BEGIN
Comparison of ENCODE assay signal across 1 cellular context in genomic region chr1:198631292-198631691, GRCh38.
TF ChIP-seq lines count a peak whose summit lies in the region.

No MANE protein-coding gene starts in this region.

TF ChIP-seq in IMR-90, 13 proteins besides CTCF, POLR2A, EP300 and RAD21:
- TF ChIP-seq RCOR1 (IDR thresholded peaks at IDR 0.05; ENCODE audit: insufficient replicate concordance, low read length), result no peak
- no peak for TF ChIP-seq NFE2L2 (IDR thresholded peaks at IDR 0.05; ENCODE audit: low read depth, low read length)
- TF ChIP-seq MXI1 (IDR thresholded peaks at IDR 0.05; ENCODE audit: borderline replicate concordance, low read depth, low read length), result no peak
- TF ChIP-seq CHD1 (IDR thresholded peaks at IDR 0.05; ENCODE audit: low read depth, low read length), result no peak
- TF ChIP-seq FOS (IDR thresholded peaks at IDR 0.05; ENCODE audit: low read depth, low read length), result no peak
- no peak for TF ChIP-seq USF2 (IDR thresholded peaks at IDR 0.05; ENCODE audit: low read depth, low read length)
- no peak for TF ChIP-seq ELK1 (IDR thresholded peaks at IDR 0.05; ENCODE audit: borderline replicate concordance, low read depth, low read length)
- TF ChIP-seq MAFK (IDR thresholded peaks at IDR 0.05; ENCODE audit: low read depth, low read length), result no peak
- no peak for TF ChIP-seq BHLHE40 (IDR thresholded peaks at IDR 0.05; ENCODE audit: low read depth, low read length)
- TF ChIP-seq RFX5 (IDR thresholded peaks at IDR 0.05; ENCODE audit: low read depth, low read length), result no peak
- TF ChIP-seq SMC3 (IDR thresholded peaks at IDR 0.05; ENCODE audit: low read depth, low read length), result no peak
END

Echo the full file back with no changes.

Comparison of ENCODE assay signal across 1 cellular context in genomic region chr1:198631292-198631691, GRCh38.
TF ChIP-seq lines count a peak whose summit lies in the region.

No MANE protein-coding gene starts in this region.

TF ChIP-seq in IMR-90, 13 proteins besides CTCF, POLR2A, EP300 and RAD21:
- TF ChIP-seq RCOR1 (IDR thresholded peaks at IDR 0.05; ENCODE audit: insufficient replicate concordance, low read length), result no peak
- no peak for TF ChIP-seq NFE2L2 (IDR thresholded peaks at IDR 0.05; ENCODE audit: low read depth, low read length)
- TF ChIP-seq MXI1 (IDR thresholded peaks at IDR 0.05; ENCODE audit: borderline replicate concordance, low read depth, low read length), result no peak
- TF ChIP-seq CHD1 (IDR thresholded peaks at IDR 0.05; ENCODE audit: low read depth, low read length), result no peak
- TF ChIP-seq FOS (IDR thresholded peaks at IDR 0.05; ENCODE audit: low read depth, low read length), result no peak
- no peak for TF ChIP-seq USF2 (IDR thresholded peaks at IDR 0.05; ENCODE audit: low read depth, low read length)
- no peak for TF ChIP-seq ELK1 (IDR thresholded peaks at IDR 0.05; ENCODE audit: borderline replicate concordance, low read depth, low read length)
- TF ChIP-seq MAFK (IDR thresholded peaks at IDR 0.05; ENCODE audit: low read depth, low read length), result no peak
- no peak for TF ChIP-seq BHLHE40 (IDR thresholded peaks at IDR 0.05; ENCODE audit: low read depth, low read length)
- TF ChIP-seq RFX5 (IDR thresholded peaks at IDR 0.05; ENCODE audit: low read depth, low read length), result no peak
- TF ChIP-seq SMC3 (IDR thresholded peaks at IDR 0.05; ENCODE audit: low read depth, low read length), result no peak